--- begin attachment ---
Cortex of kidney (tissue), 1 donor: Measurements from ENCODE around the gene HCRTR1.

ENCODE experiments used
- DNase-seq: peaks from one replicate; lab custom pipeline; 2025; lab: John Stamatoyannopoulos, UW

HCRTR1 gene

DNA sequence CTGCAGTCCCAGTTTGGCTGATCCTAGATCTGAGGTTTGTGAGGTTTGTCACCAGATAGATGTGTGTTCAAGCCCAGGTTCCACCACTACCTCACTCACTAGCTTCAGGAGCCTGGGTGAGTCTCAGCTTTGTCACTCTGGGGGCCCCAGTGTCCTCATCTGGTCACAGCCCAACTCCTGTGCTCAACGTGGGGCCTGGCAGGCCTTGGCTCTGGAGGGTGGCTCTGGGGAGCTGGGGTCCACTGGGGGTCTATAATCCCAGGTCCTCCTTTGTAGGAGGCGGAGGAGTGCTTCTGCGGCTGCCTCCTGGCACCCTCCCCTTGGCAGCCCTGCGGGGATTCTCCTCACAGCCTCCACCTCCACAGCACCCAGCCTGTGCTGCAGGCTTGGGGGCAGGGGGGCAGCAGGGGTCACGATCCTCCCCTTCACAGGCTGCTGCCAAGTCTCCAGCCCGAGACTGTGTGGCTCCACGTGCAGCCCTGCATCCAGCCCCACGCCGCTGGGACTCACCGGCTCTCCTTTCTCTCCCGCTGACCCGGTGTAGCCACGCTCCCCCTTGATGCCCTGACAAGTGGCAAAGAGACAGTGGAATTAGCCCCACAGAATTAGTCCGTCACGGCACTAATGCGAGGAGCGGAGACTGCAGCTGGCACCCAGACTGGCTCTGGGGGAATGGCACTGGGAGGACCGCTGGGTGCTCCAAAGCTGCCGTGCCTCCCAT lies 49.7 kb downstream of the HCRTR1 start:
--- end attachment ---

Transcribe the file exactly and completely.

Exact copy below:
Cortex of kidney (tissue), 1 donor: Measurements from ENCODE around the gene HCRTR1.

ENCODE experiments used
- DNase-seq: peaks from one replicate; lab custom pipeline; 2025; lab: John Stamatoyannopoulos, UW

HCRTR1 gene

DNA sequence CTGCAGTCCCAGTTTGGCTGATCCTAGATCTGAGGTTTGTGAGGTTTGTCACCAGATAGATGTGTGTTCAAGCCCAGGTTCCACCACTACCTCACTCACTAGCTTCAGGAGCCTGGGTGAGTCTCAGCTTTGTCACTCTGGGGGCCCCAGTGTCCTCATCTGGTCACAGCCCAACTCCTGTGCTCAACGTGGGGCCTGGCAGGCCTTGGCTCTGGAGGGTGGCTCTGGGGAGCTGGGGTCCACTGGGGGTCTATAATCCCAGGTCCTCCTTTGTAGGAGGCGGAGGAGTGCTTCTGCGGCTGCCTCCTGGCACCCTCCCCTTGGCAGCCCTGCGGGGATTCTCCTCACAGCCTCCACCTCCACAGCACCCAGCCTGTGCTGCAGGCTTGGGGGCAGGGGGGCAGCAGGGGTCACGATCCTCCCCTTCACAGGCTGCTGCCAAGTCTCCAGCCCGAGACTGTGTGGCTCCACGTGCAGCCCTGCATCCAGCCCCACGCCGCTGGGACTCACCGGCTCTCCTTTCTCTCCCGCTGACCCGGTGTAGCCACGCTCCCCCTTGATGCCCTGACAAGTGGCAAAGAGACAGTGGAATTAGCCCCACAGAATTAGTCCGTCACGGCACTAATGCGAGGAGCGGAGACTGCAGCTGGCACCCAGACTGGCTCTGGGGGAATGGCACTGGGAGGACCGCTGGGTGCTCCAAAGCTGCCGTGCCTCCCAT lies 49.7 kb downstream of the HCRTR1 start: